The question is how I can protect my anchor? The question of the force on the pro is not important because one way to rig the anchor is to do a clove hitch on the first cam, an other on the second and an other on the third. In that way, if the first didn't hold the fall, it will take a percentage of energy, if the second don't hold, it will take an other percent of energy and the third have some chance to hold (present in john long with piton).

How I can I protect my anchor is more than an interesting question. Some study show that when load, the harnest took a part of the energy.  The energy took by the harnest and rope running true the device can be as hight as 20 %. So, if you belay directly on your harnest, instead of risking your life by using the anchor as a first pro, you have 20% more chance that it will hold.

personally, I use a sliding x on the anchor and I back up the sling with my rope on a protection. If I don't think that one of my pro will hold more than 12KN, I will double it with an other. For example, if my second and third pro was no as safe as I want, I will use a sling between them to a master point and an other sling joining the master point to the other pro. I will use a back up differently.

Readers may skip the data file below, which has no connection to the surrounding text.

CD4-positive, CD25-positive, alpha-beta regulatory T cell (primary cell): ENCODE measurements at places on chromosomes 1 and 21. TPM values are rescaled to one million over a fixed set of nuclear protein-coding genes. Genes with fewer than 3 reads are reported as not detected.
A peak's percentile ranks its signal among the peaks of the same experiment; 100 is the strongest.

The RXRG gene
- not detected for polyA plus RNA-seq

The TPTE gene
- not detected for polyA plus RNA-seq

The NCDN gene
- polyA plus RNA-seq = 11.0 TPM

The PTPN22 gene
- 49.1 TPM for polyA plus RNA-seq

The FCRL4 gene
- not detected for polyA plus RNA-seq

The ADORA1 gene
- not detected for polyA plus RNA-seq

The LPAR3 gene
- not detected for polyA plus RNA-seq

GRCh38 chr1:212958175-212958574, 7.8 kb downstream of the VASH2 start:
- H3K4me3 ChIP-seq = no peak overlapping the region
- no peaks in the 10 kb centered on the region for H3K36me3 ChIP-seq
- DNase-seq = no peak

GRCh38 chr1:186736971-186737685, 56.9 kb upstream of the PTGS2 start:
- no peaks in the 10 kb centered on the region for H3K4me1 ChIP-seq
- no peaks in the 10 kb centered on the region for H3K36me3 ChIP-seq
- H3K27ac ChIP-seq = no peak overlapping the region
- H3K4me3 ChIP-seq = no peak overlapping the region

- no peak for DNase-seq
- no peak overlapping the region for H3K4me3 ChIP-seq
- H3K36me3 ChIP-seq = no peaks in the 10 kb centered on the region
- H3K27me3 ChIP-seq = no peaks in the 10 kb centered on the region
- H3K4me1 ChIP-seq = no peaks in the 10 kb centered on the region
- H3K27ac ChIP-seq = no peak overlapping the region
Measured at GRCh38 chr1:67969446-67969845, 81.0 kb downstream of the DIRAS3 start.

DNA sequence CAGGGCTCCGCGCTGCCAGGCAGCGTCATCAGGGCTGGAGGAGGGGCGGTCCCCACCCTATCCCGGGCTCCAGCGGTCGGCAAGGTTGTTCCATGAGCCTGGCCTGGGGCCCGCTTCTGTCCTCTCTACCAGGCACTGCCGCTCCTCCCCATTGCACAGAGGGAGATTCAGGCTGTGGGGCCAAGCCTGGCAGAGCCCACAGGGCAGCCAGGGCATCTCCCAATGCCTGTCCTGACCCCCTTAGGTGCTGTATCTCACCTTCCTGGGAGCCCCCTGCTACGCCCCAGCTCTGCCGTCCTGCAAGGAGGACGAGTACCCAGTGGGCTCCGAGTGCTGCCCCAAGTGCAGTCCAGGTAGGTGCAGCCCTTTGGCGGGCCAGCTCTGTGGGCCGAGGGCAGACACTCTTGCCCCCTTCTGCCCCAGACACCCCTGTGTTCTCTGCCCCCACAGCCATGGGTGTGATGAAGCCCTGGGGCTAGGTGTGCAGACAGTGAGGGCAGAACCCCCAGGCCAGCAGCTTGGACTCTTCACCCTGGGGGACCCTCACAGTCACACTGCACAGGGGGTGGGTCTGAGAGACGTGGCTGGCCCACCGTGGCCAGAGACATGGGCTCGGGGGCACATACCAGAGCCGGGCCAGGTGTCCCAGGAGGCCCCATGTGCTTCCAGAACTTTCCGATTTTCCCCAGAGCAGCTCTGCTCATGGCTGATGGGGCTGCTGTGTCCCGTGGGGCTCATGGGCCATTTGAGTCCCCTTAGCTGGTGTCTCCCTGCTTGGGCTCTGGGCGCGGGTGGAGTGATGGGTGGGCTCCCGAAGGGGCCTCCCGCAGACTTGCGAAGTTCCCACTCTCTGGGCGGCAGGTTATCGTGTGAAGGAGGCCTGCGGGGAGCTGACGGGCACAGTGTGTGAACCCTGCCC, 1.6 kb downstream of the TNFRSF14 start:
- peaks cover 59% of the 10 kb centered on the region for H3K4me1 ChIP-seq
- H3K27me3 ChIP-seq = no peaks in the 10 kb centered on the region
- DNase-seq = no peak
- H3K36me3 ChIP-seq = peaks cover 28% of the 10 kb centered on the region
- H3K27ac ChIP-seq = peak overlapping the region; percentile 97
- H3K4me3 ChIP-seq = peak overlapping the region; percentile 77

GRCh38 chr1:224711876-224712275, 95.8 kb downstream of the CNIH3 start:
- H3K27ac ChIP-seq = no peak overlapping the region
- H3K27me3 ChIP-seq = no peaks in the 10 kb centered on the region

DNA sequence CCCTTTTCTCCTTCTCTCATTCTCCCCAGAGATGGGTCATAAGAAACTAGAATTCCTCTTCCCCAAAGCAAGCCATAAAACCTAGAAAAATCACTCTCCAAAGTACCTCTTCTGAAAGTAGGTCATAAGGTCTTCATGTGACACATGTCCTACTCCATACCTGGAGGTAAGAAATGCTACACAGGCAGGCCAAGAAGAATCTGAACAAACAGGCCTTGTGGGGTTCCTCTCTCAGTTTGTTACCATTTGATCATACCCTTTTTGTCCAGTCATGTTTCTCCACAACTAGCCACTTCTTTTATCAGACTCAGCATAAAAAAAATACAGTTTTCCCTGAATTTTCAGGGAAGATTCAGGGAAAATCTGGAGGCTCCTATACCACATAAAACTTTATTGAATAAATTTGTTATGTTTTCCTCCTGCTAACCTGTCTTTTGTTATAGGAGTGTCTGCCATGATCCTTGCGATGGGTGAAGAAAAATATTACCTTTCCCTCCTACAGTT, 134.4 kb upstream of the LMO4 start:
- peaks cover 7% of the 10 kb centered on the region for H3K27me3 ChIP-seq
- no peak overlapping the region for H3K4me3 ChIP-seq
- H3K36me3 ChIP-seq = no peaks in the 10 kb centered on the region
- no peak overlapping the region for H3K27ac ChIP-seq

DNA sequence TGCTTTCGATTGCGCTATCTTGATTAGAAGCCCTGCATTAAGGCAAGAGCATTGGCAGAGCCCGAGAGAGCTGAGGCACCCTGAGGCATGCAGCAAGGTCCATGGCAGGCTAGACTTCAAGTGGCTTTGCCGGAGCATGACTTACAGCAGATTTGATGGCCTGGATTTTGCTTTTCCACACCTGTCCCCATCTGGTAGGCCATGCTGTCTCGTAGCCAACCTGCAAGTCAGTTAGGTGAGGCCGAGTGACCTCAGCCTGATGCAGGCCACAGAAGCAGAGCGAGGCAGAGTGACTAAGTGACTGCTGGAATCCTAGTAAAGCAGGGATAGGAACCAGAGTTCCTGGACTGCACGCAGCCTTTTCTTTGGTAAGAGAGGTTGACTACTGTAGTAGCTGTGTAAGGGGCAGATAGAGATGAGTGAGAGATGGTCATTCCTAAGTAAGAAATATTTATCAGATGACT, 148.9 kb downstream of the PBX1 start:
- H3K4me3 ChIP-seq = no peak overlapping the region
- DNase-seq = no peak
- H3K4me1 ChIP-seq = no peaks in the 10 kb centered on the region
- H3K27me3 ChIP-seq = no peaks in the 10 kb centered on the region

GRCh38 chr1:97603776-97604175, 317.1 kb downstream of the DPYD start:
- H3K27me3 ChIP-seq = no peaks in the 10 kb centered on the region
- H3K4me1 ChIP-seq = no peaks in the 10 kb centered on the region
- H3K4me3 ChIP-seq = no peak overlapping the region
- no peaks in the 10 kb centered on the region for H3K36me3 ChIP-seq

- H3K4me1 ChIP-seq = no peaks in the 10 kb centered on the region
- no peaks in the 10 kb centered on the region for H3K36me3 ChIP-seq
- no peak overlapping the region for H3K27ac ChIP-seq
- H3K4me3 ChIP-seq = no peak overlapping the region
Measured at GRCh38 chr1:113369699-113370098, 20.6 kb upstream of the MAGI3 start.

As usual, what is important is that the anchor hold the fall. If one pro hold 100 % and the other 0 is not more important than if each pro old 33% of the fall. It is superficial rules and that kind of challenge doesn't help to safe life of people. I think that the new generation of climber have a lack of knowledge on safety.(not apply to every climber, some are very safe and have bad advice...)   
Logged

DGoguen

  • NEClimbs Full Member
  • ***
  • Offline Offline
  • Posts: 206
Re: Climbing Physics Puzzler
« Reply #7 on: November 06, 2013, 07:43:10 AM »

This one is right up your alley Champ!
Let's let lucky like explain the why.

Dave, you're starting threads looking for arguments at this point.